A School for Engineering (part 1 of 2)

Behold, the humble toaster

The problem:

We are surrounded — and confused — by technology. Those who will flourish in the 21st century are people who can understand, and revel in, machinery.

At present, few of our schools connect students to the wonder of technology.

Our schools can lead all kids into the joy of technology — even without being special "technology" schools. If they pursue this right, they also build abilities in other subjects — science, history, math, reading, writing, and thinking.

Putting engineering near the core of a school can help the entire curriculum become more vividly intellectual.


 The Possibility

Unless you're reading this off the grid in the wilds of Alaska, you're surrounded by technology.

We often complain about this: we grumble that mechanical things feel other and alien, that they feel unnatural. We want to return to simplicity, to nature. (Well, at least feel this way!)

But this is stupid. 

Technology is the creation of human minds. It's not alien to us: mechanical objects are human thoughts given form. A gasoline engine is as much a part of Homo Sapiens as a snail's shell is part of it.

Steve Jobs captured this perfectly — as usual!

Life can be much broader once you discover one simple fact. And that is that everything around you that you call 'life' was made up by people that were no smarter than you. And you can change it, you can influence it. You can build your own things that other people can use…. Once you learn that, you'll never be the same again.

To understand the technology around you is to try on other people's minds. It's to expand yourself. Understanding technology makes us into different people: We become fuller. We sit in the driver's seat. We understand that we're not chess pieces pushed around by machinery — we can take charge of the technology.

A proper engineering curriculum, that is, brings human transformation. 

Kids should understand how toasters work. Kids should understand how computers work. Kids should understand how gasoline engines work. And so on.

Understanding the "made environment" can help students live more fully in the real world.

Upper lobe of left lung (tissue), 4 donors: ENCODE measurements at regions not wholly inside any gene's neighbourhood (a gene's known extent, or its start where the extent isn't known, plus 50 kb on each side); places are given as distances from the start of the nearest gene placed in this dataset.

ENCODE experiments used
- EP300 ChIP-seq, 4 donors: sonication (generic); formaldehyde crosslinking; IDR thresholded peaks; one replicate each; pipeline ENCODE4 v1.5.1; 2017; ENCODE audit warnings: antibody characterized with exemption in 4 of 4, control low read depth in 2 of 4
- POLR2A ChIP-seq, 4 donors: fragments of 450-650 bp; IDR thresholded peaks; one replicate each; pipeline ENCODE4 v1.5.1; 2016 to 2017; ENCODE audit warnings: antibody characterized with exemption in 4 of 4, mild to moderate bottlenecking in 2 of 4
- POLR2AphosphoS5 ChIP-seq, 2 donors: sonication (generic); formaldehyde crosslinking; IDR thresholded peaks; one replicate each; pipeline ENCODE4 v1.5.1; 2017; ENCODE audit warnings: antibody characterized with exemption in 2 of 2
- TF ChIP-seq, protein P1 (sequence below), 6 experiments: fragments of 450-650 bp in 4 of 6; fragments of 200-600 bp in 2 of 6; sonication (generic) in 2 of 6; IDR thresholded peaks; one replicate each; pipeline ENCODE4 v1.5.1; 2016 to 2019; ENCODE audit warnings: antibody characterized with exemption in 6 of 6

Engineering: The Magic Is Not Magical

If we don't understand technology, the external world looks like magic. We have no idea how things work. I discovered this recently when I asked some of my high school students how computers work.

"Hard drives," I was told. "Processors. Graphics cards." Blah, blah, blah.

No, I said, these were only the parts of a computer. What about the essentials? What makes a computer think?

They didn't understand what I was talking about. I decided to try another path.

Okay, I said. Does a computer need electricity? Could we build a computer out of, say, Legos, or wood blocks? How about even a simple computer — like a Nintendo, from the 1980s? Could you play Super Mario Brothers on a Nintendo made out of wood and metal?

The answer is yes. In fact, the first computers were entirely mechanical — made of wood and brass, and powered by hand-crank. (Side note: it's really fun to imagine how you could make a Nintendo out of such materials.)

This answer blew my students minds. They saw that they'd never understood computers before — they had thought electricity was, somehow, "magical," that it had the power to "think." In reality, the "thinking" that a Nintendo (or any computer) does comes from the organization of its pieces.

The Renaissance engineer Simon Stevin was enraptured by the ability of scientific understanding to make wondrous things. The secret, he said, was realizing that the wonder came from simple sources which could be perfectly understood. "The magic," he wrote, "is not magical."

Mechanics can be magical. The deepest wonder, though, comes from seeing magic as flowing from mechanical laws.

We need schools that use engineering as a way to encounter wonder. 


Next up: How this could actually look in our school.

Brandon Hendrickson

Seattle, WA